Still, I don’t think aggro is control’s biggest problem at the moment, but in any case, it’s something on the shelf along with KrOathan – or maybe something to clown around with in less powered, less experienced metagames.
To reiterate the beginner’s lesson, anything on a land that has to do with being tapped when you need it, or something else related to land drops like Dromar’s Cavern’s drawback, usually renders it unplayable.
For budget play, Underground River and classic painlands work better. In the long run, being able to cast your spells properly will actually save you more life.
Minamo, School at Water’s Edge
Another beginner’s lesson: Untapping is not as broad or powerful an ability as you think. The strongest untap abilities in the game are those that work seamlessly, have minimal additional mana costs, and come with only small drawbacks. You have, for example, Quirion Ranger where the untap came free with a Stompy (see”Head to Head: Stompy“) mana ability, Cloud of Faeries, and Frantic Search for Tolarian Academy or things with graveyard interaction.
Voltaic Key and Quirion Ranger never broke anything, and Minamo, School at Water’s Edge won’t break Tolarian Academy any more than its predecessor Deserted Temple from Odyssey did. Do consider that both Deserted Temple and Minamo are worse than Candelabra of Tawnos, since the lands cost a land drop to play, and you won’t be able to get both Academy and the support land out the turn you go off.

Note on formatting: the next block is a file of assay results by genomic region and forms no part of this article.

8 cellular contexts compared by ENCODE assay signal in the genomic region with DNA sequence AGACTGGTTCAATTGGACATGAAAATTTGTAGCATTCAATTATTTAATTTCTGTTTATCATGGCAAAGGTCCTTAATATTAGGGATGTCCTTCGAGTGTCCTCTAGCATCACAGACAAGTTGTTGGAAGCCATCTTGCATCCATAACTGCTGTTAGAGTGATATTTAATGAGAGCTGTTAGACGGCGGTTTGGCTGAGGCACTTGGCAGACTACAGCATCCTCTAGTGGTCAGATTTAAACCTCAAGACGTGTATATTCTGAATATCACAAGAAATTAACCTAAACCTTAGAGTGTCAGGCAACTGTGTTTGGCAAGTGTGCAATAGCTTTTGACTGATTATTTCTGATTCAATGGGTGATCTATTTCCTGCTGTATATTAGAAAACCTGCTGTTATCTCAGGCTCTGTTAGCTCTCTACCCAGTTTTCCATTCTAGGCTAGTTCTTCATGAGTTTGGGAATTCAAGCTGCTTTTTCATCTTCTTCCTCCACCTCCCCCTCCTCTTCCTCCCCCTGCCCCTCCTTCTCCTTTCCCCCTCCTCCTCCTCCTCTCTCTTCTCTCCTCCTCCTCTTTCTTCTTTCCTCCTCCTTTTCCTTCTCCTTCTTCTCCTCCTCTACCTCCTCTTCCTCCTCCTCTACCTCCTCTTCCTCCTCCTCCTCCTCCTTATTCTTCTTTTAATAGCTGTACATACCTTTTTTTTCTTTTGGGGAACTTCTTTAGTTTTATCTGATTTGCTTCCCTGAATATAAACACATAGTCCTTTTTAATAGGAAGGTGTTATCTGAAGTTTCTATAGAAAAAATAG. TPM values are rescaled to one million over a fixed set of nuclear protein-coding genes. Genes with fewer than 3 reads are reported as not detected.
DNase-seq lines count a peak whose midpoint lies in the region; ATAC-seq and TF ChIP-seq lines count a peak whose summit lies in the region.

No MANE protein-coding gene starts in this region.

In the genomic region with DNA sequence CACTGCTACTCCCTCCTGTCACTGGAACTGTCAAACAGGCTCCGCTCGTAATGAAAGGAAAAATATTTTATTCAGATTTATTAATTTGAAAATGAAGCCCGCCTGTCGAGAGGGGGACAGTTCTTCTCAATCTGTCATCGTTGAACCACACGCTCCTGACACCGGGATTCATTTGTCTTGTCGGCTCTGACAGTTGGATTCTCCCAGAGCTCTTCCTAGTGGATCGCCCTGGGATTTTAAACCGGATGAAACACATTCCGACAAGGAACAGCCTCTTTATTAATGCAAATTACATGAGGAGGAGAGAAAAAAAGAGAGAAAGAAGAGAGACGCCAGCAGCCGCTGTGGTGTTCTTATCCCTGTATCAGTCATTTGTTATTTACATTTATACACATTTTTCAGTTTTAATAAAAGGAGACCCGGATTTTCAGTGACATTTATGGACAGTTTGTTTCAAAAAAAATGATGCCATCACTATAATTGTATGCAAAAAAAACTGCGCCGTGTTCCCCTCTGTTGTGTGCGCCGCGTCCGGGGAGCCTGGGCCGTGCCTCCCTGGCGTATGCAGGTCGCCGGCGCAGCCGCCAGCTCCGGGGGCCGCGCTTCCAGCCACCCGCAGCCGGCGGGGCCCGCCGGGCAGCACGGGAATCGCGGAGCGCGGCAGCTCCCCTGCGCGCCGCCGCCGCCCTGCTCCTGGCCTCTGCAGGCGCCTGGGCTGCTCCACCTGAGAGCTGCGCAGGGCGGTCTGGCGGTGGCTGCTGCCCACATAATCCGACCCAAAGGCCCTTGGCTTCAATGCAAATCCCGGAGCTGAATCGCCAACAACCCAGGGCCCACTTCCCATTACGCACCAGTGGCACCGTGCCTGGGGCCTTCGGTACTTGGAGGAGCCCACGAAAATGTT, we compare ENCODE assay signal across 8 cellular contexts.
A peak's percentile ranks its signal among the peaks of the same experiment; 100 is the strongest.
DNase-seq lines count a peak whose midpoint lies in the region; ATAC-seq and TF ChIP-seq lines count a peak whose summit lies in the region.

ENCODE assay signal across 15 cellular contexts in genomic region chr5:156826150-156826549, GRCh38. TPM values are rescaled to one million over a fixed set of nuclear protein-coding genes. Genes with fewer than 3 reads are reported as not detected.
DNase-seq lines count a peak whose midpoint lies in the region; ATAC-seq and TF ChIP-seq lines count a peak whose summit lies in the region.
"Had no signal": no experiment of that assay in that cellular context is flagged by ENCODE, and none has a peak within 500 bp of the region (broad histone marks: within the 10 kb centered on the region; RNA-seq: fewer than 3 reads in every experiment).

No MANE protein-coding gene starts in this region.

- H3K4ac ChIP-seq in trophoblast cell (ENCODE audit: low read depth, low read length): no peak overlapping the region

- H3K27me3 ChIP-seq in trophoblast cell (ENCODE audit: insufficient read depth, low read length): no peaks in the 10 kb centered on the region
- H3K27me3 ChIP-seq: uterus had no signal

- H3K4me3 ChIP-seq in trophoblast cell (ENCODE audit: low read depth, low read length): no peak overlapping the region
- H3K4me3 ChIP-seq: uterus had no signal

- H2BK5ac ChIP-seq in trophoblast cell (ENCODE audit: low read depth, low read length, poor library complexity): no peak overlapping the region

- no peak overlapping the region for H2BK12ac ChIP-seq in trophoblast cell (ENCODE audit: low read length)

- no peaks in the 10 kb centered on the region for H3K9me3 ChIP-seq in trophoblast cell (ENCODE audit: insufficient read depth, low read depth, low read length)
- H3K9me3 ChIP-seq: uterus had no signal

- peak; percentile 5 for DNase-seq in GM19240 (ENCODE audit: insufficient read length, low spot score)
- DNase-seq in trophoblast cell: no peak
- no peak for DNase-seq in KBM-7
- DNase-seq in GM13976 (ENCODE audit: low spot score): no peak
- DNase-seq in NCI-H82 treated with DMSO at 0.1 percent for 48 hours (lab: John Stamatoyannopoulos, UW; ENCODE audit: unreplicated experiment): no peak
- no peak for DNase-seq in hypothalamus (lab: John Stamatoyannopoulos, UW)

No, Candelabra isn’t out of retirement, either.
Untaidake, the Cloud Keeper
Yes, Ancient Tomb was that good.
Sadly for Type I players, as discussed, everything else just deals with legendary creatures and combat abilities. It would have been nice to have a land set as interesting as Alliances’ with Thawing Glaciers, Lake of the Dead, and Kjeldoran Outpost – or maybe even Urza’s Saga’s insane land cycle – but the design focus was elsewhere.
Token desert notes
Out there in the far west, we got to meet people from the cultural minorities. Some of them, though I don’t have the photos, look more Armenian than they resemble the usual Han Chinese.
Surprisingly enough, though, when we went back to Beijing, I one of the mainland China university students we were with rendered one of the tribal dances in full costume, and she probably had years of practice.
Speaking of the mainland Chinese students, talking to them was a real eye-opener. Crystal here, for example, is a Chinese ophthalmology student, and for some reason, we ended up talking about gender issues before I left for the airport. When I asked if she thought if it was more difficult for a lady to become a doctor in China, she laughed and immediately said no.
Take that, patriarchal, Spanish machismo-influenced Philippine society!
Until next week!
Oscar Tan (e-mail: Rakso at StarCityGames.com)
rakso on #BDChat on EFNet
Paragon of Vintage
University of the Philippines, College of Law
Forum Administrator, Star City Games
Featured Writer, Star City Games
Author of the Control Player’s Bible
Maintainer, Beyond Dominia (R.I.P.)
Proud member of the Casual Player’s Alliance